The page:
Your Airsense 10 reports what is called "unintentional" leak. Every mask has an exhalation port where the air comes out. If it didn't then, because air is constantly being pumped in, you would blow up like a balloon and float away. It also allows exhaled CO2 to be exhausted so that you don't re-breathe it. So, no matter how well everything is working there will always be a certain level of leak. This is the "intentional" leak. Your ResMed machine takes a stab at what it thinks the intentional leak rate should be, largely based on the type of mask you tell it you have, and subtracts that from the figure it reports. So, in theory, if your mask is fitting very well then you can have a leak rate of 0. 5 L/min is till pretty good. Other CPAP machines just report total leak which will include both intentional and unintentional leak. For this reason you will find that your leak rate doesn't relate to those reported by people with different brands of machine.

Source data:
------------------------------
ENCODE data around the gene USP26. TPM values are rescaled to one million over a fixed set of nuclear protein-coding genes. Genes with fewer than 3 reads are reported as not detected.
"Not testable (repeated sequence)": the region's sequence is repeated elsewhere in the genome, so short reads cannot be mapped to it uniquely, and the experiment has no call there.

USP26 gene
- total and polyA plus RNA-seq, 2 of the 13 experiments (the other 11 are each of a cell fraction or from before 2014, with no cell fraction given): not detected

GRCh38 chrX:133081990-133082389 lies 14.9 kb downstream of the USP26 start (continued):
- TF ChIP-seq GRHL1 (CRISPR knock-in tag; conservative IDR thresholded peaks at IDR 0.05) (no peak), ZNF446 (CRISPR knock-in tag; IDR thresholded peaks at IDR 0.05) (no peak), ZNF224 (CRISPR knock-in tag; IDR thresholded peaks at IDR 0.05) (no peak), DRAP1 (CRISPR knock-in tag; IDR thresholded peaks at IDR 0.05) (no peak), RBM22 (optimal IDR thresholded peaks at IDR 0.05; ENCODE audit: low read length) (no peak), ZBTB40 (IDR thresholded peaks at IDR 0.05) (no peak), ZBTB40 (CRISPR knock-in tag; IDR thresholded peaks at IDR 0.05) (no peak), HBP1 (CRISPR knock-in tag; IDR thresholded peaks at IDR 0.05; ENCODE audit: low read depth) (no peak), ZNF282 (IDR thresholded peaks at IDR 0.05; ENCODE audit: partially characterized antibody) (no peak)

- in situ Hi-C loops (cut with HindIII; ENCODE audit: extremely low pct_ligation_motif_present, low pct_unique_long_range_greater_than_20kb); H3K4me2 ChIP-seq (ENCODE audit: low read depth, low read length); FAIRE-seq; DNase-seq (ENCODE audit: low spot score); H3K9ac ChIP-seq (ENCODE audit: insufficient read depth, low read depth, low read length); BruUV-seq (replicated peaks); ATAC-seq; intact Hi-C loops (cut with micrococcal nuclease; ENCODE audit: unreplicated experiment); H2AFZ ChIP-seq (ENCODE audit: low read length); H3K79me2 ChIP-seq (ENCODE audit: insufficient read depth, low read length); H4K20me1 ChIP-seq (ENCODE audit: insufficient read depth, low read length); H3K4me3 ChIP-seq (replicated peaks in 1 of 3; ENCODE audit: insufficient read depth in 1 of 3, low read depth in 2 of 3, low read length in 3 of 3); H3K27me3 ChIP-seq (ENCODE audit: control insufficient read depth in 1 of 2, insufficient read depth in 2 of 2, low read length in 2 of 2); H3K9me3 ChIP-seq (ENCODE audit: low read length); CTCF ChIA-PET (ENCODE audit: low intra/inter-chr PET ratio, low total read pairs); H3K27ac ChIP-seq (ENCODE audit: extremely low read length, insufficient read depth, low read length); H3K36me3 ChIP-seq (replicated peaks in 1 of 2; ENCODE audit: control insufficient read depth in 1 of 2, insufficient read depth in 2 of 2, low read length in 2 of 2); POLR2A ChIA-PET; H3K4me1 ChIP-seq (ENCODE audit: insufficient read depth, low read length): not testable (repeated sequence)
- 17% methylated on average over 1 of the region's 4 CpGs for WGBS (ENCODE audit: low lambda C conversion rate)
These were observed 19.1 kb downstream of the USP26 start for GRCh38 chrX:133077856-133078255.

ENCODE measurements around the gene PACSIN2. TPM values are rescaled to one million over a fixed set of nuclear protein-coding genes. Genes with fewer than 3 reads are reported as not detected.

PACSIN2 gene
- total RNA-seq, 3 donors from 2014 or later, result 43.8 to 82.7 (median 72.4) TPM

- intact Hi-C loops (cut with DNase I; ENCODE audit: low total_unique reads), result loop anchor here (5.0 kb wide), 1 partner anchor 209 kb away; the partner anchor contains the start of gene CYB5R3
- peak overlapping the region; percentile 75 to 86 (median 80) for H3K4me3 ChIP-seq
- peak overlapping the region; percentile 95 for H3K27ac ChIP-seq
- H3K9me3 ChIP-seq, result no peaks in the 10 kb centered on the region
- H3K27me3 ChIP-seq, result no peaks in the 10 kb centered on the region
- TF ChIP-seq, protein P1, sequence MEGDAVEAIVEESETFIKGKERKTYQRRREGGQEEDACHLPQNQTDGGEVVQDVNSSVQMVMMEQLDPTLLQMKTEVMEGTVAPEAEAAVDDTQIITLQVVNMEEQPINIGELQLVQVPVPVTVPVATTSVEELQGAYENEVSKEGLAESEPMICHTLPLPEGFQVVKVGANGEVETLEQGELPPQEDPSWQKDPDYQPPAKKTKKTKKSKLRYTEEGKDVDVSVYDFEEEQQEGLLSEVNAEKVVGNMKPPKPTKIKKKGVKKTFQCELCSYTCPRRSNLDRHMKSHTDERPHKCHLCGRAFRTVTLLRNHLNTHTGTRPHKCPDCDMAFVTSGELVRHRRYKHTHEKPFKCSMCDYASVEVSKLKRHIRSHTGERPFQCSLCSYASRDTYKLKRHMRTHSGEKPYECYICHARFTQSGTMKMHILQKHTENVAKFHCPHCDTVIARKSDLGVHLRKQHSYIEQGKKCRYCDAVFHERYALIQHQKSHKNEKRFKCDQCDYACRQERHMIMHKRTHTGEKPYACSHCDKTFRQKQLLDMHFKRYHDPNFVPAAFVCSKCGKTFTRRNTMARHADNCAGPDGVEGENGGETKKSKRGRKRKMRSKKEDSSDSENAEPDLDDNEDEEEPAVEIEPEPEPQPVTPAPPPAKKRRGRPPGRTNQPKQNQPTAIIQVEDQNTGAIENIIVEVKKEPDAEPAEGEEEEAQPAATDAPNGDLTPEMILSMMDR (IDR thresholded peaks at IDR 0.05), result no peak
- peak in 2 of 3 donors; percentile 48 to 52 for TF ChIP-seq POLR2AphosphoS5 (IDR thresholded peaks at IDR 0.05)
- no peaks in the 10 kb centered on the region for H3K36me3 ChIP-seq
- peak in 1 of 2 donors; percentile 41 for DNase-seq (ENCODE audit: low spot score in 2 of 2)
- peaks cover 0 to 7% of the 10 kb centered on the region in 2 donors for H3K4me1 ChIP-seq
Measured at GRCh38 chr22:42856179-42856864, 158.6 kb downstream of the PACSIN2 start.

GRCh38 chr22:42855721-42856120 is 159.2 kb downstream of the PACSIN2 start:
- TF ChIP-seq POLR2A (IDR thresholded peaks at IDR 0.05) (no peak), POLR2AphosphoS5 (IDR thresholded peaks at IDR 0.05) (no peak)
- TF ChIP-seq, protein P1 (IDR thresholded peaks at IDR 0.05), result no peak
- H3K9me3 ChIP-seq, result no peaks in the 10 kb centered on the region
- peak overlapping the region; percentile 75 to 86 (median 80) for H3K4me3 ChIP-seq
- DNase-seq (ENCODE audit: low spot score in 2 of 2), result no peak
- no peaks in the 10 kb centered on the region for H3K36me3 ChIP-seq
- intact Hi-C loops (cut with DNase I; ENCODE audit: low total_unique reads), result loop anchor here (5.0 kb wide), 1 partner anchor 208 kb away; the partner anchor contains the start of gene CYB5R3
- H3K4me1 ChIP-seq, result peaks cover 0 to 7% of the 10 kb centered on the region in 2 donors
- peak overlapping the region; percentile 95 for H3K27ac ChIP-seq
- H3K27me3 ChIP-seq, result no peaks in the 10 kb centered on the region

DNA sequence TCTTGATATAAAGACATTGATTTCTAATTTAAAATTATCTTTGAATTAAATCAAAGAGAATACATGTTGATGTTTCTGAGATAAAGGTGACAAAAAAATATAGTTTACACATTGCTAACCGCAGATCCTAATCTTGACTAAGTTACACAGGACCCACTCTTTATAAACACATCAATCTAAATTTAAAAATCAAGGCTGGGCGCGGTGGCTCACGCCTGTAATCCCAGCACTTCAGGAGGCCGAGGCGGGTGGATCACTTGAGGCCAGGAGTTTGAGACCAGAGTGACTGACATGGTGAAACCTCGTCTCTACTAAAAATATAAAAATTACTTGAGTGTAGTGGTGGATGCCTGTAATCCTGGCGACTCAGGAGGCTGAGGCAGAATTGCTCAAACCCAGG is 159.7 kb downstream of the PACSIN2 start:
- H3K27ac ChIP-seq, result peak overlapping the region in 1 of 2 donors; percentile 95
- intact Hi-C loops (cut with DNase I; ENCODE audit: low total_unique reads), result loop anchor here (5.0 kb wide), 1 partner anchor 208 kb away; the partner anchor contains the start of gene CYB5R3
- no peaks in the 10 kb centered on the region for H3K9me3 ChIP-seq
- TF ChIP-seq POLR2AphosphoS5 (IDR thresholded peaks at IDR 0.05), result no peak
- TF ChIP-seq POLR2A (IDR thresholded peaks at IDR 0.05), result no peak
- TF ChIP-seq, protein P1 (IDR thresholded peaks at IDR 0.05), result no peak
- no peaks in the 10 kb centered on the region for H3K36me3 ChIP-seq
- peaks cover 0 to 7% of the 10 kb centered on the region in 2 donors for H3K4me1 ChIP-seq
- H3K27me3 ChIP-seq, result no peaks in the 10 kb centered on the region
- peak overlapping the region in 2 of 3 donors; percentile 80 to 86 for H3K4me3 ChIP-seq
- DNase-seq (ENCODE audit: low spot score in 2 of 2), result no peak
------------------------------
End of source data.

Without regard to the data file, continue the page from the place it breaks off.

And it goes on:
The problem with the ResMed method is that the machine doesn't actually know what the intentional leak levels really is, it just approximates it. However, it can easily be incorrect if you don't use a ResMed mask, you haven't set the correct mask type in the options, you have facial hair and so on. The unintentional leak rate is still useful, but it needs to balanced with a bit of thought and experience. If your machine thinks your mask is leaking but it's quiet, you're comfortable, you're partner reports no odd noises, your AHI is good, you are sleeping well, etc, then it's probably not a big deal.

35 posts
Was this reply useful? Learn more...
   
[-]
Stoaty +0 points · over 2 years ago Original Poster

Thanks for detailed reply. Yes, results are from the sleep report on the AirSense machine. I am a physician so technical manual is great. I already downloaded SleepyHead, but I don't have an SD card in my machine. Resmed says to only use theirs for "safety". Should I buy one from them or just get one? If not using theirs is there a safe card to use? I am setting up the machine myself. Got through Apria Healthcare (they contract with Kaiser, my insurance). If I understand you correctly the CPAP is taking care of obstructive sleep apnea but possibly causing central sleep apnea?

2,270 posts
bio
Was this reply useful? Learn more...
   
[-]
Sierra +0 points · over 2 years ago Sleep Patron